I always wished I could give her my mittens, but Mom would have gotten furious. I remember her as always having a rough temper; that's how I remember my mother.
I head to the hall closet and get on a jacket and boots and gloves. I find a red hat and put that on, and get back to the kitchen to see that the snow is falling faster. I've got the fire in the fireplace roaring like I always do, but I'll be glad that the house is heated up when I get back from Katniss's.
The loaves under my arm, wrapped in a towel, I open the door and head out into the wind and snow, which pelts against me at an angle. It feels refreshing, almost, after being in such a warm house. I can't help but smile as I walk the short distance across Victor's Village to Katniss's house. It's exactly the same as mine, just as clean, because I barely spend any time in my house and Greasy Sae keeps Katniss's house clean. There's one thing differentiating her property from my own; along the walk are several primrose bushes. While just branches and roots now, I still remember them as blooming bushes from months and months ago when I planted them there.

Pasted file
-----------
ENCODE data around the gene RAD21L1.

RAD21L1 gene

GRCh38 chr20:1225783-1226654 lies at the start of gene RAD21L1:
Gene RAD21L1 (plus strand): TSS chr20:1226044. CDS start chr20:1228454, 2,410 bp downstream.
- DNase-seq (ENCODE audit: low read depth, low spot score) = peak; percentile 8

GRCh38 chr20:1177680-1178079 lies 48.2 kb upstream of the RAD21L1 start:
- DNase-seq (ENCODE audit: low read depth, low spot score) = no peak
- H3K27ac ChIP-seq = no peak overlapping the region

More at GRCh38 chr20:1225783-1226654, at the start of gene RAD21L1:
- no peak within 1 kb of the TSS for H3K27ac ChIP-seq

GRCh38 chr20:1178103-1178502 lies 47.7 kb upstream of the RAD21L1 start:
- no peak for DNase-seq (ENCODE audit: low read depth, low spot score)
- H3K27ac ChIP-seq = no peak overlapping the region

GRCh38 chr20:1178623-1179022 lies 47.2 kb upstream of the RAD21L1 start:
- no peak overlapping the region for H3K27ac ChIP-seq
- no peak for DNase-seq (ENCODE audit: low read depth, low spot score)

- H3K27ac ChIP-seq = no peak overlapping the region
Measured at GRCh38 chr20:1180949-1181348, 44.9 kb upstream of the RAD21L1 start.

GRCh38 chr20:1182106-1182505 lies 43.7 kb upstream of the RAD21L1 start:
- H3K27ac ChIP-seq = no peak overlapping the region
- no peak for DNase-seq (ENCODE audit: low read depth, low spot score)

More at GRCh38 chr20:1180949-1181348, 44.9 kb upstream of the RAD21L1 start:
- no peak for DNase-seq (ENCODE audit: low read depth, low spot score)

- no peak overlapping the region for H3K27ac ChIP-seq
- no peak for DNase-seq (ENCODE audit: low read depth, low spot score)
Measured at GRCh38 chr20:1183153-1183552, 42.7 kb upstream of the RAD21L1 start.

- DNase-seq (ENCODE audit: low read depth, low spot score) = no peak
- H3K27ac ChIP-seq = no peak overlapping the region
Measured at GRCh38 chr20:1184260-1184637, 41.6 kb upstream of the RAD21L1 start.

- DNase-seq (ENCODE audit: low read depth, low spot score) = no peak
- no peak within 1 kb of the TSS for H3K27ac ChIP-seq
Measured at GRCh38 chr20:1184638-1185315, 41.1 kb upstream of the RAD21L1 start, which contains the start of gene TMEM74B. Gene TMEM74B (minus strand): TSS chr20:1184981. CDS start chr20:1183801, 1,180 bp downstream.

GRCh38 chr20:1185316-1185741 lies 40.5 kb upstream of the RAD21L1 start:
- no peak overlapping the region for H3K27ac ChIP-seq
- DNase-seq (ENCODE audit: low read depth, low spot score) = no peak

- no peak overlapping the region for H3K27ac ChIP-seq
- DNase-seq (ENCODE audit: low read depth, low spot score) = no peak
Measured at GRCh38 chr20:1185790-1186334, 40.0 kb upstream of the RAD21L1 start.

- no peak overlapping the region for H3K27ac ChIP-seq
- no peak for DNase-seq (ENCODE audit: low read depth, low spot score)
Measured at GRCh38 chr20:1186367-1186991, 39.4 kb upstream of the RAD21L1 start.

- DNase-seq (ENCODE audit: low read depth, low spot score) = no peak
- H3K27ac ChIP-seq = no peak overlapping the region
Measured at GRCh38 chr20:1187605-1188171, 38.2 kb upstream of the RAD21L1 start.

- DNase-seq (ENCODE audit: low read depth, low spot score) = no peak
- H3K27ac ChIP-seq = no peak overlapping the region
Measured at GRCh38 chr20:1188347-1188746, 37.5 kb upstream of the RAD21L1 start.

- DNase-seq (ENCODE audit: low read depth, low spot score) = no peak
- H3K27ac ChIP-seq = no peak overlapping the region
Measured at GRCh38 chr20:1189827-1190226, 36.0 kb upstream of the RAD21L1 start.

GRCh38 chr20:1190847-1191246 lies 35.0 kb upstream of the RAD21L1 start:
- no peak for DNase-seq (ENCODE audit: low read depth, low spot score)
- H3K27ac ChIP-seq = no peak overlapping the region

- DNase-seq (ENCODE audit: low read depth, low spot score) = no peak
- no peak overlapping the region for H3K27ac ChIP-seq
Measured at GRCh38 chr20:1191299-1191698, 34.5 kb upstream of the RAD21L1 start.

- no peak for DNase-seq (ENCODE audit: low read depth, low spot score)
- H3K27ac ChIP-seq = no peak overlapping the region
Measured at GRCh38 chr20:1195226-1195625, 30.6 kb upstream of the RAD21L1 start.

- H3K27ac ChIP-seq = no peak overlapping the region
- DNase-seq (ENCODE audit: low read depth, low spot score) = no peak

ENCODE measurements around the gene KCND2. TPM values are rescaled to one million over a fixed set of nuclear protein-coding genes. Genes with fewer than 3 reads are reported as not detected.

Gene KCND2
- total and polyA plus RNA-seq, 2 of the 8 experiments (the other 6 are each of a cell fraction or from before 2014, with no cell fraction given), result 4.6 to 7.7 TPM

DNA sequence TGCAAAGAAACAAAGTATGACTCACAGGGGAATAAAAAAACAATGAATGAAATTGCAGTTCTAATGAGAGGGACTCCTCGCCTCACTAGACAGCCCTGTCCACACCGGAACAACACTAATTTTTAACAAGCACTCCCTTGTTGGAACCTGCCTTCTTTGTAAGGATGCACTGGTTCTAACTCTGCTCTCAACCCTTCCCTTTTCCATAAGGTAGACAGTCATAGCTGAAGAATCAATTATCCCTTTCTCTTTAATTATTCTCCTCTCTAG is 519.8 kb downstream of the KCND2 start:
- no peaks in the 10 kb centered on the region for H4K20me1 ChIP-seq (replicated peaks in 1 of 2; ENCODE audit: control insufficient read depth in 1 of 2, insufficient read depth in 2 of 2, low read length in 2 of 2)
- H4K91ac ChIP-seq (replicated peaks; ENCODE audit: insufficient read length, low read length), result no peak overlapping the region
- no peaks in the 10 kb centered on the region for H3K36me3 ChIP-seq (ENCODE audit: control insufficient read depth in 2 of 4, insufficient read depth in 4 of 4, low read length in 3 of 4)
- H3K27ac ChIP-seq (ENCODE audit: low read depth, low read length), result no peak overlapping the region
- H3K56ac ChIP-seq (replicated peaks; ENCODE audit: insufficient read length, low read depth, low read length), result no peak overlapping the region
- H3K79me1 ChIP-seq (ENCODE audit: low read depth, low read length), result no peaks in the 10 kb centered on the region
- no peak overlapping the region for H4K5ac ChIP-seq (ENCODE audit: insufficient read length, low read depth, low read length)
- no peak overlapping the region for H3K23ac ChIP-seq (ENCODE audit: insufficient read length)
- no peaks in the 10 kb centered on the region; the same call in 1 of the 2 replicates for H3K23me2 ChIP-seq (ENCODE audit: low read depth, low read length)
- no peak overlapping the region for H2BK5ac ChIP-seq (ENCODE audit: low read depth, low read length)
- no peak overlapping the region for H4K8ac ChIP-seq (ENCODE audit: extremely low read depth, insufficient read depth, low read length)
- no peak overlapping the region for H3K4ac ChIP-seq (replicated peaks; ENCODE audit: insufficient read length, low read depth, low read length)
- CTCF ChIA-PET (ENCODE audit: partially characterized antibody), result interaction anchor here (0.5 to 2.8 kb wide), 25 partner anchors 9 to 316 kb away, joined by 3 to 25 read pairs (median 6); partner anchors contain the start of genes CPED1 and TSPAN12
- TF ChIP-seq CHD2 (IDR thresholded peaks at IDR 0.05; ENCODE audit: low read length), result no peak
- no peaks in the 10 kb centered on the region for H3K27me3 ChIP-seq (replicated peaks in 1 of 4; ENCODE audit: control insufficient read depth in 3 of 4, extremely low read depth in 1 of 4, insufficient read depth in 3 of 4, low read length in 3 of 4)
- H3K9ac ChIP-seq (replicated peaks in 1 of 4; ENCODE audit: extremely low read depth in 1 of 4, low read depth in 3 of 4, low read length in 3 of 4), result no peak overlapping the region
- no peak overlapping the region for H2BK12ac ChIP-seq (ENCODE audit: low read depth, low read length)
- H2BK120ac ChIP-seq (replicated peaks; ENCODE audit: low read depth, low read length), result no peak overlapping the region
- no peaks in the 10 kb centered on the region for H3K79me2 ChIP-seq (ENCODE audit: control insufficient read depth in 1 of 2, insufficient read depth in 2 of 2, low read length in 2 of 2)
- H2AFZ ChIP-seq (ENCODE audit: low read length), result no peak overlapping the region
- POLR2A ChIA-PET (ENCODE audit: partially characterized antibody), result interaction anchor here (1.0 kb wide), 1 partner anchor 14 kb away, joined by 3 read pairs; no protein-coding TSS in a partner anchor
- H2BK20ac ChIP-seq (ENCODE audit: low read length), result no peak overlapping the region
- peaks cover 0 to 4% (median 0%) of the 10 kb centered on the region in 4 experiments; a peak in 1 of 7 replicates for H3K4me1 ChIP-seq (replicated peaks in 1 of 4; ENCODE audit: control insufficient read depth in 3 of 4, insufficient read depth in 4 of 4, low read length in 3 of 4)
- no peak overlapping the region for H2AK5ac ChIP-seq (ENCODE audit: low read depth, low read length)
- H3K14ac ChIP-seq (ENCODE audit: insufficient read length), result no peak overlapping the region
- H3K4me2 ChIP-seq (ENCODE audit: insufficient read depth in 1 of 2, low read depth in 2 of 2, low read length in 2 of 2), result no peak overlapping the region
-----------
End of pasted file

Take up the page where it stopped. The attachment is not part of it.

I head to the front door and knock. "Katniss?"
She opens after a moment, her braid fraying and hair sticking out of it at her shoulder, though the rest of her looks composed. She probably just taken a shower changed into her black turtleneck and khakis from going hunting this morning; she looks at me, and then past me, and says softly, almost blankly, "Snow."
"Yeah," I say, and there's this look in her eye, and she looks to me, and to my lips and backs away a step. I look over my shoulder too, just in case I missed something, and I remember. It's somewhat distorted, shivering and shaded, fainting in and out, but I remember warm and falling and lips and her weight on me and a feeling of bliss before the memory caves in on me. I shiver, from the cold or not, I don't know, and turn back to Katniss, and say, "Can I come in?"